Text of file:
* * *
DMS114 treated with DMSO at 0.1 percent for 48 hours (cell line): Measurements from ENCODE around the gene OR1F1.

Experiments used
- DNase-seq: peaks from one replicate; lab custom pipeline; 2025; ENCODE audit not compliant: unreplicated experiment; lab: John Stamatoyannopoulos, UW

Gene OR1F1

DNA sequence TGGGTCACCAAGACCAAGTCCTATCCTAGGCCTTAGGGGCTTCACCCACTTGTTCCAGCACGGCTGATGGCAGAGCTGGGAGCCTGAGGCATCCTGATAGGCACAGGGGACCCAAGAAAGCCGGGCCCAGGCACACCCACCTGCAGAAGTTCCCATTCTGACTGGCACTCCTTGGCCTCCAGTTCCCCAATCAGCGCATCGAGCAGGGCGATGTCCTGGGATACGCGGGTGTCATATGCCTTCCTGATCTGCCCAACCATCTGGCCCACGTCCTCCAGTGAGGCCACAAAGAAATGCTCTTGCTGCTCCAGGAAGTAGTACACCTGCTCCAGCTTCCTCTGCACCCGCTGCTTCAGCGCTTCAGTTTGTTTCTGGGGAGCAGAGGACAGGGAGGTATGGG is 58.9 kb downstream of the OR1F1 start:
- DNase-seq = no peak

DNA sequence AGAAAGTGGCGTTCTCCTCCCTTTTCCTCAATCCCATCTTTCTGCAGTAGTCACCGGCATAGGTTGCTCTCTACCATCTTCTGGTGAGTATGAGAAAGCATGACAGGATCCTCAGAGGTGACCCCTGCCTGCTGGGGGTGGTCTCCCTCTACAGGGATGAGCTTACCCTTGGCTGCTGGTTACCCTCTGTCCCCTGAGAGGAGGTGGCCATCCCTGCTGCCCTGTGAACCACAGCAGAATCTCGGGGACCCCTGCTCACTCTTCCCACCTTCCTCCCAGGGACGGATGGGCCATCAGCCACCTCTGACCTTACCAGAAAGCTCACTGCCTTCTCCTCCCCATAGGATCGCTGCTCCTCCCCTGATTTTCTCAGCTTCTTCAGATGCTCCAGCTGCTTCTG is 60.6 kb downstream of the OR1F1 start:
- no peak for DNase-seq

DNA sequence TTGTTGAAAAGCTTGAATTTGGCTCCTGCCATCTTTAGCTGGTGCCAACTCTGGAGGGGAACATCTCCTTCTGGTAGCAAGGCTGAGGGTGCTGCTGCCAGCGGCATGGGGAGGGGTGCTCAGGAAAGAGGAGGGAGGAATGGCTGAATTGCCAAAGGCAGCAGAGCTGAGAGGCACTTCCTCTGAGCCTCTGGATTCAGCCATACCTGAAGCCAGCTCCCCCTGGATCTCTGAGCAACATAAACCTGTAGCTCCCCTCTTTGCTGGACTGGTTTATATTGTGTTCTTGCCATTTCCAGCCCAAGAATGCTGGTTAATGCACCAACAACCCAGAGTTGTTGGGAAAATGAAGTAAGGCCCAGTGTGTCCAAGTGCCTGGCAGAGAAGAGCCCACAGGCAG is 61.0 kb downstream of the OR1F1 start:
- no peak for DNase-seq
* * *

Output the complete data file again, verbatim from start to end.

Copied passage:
DMS114 treated with DMSO at 0.1 percent for 48 hours (cell line): Measurements from ENCODE around the gene OR1F1.

Experiments used
- DNase-seq: peaks from one replicate; lab custom pipeline; 2025; ENCODE audit not compliant: unreplicated experiment; lab: John Stamatoyannopoulos, UW

Gene OR1F1

DNA sequence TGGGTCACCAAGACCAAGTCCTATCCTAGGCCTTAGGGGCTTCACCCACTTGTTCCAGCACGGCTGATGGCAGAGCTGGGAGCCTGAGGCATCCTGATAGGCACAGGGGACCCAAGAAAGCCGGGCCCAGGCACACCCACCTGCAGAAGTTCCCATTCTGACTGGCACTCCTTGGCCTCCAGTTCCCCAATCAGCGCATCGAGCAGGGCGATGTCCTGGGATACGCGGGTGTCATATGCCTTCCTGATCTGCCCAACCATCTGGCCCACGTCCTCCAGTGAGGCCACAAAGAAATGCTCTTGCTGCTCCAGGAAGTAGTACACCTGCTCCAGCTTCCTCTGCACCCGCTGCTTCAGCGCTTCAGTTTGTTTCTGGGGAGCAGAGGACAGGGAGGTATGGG is 58.9 kb downstream of the OR1F1 start:
- DNase-seq = no peak

DNA sequence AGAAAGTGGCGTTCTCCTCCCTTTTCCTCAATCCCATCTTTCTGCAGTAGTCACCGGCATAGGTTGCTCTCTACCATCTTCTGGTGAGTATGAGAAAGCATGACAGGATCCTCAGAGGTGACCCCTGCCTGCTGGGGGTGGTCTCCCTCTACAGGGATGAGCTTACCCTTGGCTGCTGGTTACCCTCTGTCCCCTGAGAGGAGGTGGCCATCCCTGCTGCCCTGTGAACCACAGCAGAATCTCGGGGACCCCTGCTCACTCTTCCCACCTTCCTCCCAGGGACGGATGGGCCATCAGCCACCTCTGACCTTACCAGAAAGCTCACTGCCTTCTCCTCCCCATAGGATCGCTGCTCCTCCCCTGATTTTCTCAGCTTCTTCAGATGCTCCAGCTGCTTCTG is 60.6 kb downstream of the OR1F1 start:
- no peak for DNase-seq

DNA sequence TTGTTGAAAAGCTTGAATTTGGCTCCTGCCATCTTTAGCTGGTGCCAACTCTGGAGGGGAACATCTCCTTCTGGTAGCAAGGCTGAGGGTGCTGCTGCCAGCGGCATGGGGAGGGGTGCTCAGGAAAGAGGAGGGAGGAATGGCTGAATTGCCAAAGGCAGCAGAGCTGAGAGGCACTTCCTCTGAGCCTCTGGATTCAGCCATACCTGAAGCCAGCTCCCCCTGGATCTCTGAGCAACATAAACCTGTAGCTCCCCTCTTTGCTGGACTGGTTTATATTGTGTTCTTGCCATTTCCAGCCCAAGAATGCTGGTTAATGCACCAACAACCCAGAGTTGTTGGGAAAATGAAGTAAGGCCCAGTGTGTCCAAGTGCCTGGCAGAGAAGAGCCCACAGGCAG is 61.0 kb downstream of the OR1F1 start:
- no peak for DNase-seq